It may be spring, but much of western Oregon is covered in snow
PORTLAND, Ore. - The Willamette Valley was pummeled by an unusually strong early-spring storm that dumped several inches of snow in places. The snow caused highway crashes, dropped trees onto power lines, and closed some highways.
Two vehicles were briefly trapped between landslides that, along with deep snow, shut down traffic on U.S. 20 through the Santiam Pass in the Cascade Range.
"Everybody's fine," said spokesman Lou Torres of the state Department of Transportation. "Our folks are up there with them."
On Highway 35 on Mount Hood, road crews said an "avalanche" dumped about four feet of snow on the road. A state police spokesman said several cars were caught up in the snow, but nobody was hurt.
The Eugene area was the hardest hit.
National Weather Service hydrologist Andy Bryant says it will go down as the largest snowfall there so late in March. He says the forecasters figure 7 to 10 inches will accumulate, more at higher elevations.
Seven inches were on the ground at the Eugene airport late in the morning.
Records show a similar snowfall in Eugene on March 5-7 in 1951. They show a much bigger snowfall, on March 3-4, in 1916. That totaled 13.7 inches.
In only a few years have late-March snowfalls there totaled more than an inch.
"The snow level will remain low tonight, under 500 feet at times around Portland," said KATU Meteorologst Rhonda Shelby. "Some leftover moisture in the could fall as snow down the valley floor tonight. All areas, including Salem and Eugene, could see another dusting."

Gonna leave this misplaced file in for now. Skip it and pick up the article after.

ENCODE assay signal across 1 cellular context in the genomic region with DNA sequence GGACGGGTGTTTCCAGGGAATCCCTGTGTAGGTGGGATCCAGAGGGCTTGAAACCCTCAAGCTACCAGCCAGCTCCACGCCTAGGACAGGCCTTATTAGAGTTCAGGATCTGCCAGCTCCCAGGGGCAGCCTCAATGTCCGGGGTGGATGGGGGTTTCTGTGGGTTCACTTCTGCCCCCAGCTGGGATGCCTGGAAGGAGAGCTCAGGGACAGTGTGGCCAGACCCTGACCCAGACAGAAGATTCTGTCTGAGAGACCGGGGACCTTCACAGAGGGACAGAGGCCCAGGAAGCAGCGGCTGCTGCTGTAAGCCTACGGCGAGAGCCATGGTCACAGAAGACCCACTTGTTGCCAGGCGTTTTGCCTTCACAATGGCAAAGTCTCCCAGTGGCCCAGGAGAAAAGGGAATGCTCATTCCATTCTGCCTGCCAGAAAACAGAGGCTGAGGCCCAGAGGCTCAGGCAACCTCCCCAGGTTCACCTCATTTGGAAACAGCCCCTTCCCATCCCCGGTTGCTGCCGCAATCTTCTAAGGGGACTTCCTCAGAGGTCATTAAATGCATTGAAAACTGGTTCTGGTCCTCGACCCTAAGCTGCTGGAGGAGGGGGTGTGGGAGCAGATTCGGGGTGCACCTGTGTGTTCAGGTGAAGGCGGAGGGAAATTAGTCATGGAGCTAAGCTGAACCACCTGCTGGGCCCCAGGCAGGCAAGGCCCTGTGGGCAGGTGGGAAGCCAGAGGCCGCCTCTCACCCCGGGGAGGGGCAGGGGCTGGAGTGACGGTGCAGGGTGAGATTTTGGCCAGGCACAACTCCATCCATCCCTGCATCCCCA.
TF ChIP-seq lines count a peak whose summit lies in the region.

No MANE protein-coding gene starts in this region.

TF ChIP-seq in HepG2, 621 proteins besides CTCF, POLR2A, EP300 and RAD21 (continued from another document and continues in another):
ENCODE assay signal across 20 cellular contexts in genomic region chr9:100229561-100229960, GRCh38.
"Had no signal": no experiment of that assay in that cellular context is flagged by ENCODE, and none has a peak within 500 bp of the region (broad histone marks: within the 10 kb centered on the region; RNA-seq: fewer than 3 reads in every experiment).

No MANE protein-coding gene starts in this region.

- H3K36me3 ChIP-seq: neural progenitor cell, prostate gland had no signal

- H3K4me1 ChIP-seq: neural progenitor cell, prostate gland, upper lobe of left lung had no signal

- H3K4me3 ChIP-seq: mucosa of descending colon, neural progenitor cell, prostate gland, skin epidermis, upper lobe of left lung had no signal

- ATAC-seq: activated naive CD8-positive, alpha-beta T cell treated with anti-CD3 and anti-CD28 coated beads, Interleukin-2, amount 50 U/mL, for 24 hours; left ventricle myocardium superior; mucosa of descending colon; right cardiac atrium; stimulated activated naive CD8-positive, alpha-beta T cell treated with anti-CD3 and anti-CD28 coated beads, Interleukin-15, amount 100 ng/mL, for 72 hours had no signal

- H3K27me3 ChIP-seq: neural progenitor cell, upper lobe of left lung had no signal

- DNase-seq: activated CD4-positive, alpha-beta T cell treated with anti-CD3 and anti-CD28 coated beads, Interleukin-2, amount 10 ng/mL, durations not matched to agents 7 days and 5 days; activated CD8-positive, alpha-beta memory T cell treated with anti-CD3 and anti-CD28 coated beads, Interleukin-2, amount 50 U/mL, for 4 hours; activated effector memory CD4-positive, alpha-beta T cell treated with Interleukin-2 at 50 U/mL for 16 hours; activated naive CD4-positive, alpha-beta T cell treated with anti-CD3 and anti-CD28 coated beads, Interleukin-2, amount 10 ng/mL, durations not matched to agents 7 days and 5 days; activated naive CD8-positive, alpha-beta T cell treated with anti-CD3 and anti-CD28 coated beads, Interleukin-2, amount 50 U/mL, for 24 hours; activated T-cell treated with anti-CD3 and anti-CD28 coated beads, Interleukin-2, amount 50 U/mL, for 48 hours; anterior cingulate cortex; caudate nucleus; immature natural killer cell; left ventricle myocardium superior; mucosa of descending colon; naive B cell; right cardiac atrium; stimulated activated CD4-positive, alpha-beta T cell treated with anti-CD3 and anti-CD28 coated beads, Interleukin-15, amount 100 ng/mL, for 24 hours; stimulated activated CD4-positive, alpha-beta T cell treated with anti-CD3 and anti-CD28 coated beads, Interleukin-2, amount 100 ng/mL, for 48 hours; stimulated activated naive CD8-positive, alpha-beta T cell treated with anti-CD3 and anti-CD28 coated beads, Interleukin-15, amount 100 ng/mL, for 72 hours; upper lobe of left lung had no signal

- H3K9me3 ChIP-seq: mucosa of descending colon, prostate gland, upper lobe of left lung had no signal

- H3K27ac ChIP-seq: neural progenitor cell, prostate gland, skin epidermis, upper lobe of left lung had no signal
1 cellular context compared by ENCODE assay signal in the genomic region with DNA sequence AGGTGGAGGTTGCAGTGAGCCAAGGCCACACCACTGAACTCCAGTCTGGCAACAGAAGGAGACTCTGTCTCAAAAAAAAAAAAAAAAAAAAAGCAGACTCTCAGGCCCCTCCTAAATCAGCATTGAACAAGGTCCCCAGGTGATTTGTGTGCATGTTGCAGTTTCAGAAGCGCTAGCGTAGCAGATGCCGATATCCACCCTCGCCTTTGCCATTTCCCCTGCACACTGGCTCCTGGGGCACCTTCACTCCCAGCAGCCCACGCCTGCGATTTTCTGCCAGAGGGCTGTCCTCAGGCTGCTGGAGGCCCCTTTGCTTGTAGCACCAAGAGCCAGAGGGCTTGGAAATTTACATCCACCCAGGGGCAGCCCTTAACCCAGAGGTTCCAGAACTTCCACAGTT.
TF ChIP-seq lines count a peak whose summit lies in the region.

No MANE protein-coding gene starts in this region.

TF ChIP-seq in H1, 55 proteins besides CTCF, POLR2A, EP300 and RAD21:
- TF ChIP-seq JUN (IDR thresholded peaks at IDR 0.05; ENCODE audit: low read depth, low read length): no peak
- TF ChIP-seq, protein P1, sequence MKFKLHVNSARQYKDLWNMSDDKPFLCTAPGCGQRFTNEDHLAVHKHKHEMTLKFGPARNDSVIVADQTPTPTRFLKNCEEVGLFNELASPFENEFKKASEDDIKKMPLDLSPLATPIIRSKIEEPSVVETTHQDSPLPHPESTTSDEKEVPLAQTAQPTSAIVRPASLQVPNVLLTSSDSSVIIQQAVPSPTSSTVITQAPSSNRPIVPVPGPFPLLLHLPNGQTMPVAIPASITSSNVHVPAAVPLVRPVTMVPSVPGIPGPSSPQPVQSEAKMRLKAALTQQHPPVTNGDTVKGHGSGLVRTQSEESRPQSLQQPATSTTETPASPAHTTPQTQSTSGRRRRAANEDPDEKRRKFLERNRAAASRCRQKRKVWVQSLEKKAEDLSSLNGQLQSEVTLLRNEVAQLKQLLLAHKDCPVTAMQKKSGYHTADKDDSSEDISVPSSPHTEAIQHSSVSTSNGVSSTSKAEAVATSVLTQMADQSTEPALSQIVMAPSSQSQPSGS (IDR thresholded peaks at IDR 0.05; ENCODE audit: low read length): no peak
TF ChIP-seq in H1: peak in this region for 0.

In Albany, children relished the snow day on Wednesday. Ben Whited, 10, was out playing, but not until he finished chores like brushing snow off his parents' cars.
In Sandy, snow piled up fast overnight, closing schools and slowing down traffic through town.
Unfortunately for some stores, it also slowed business. Employees at the Tollgate Inn on Highway 26 said heavy snow usually means fewer customers.
"You know soup's nice and warm and easy on the tummy. I figure that will get them in here and take a break," Crystal Johnson said.
Bryant said the storm could leave 2 feet of new snow in the Cascade Range. At midday, Timberline Lodge at Mount Hood reported 19 inches. It was their largest daily snowfall so far this year.
Mount Hood Meadows saw 25 inches of powder fall in 24 hours. The rush of late snow has them considering staying open into May.
The additional snow in the Coast and Cascade ranges could also provide a boost for summer water supplies in Oregon.
The snowpack was below average in much of the state during the winter, raising concern about water for irrigation, municipal systems and recreation.
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KATU.com producer John Tierney, and KATU reporters Lincoln Graves, Valerie Hurst and Joe Raineri contributed to this report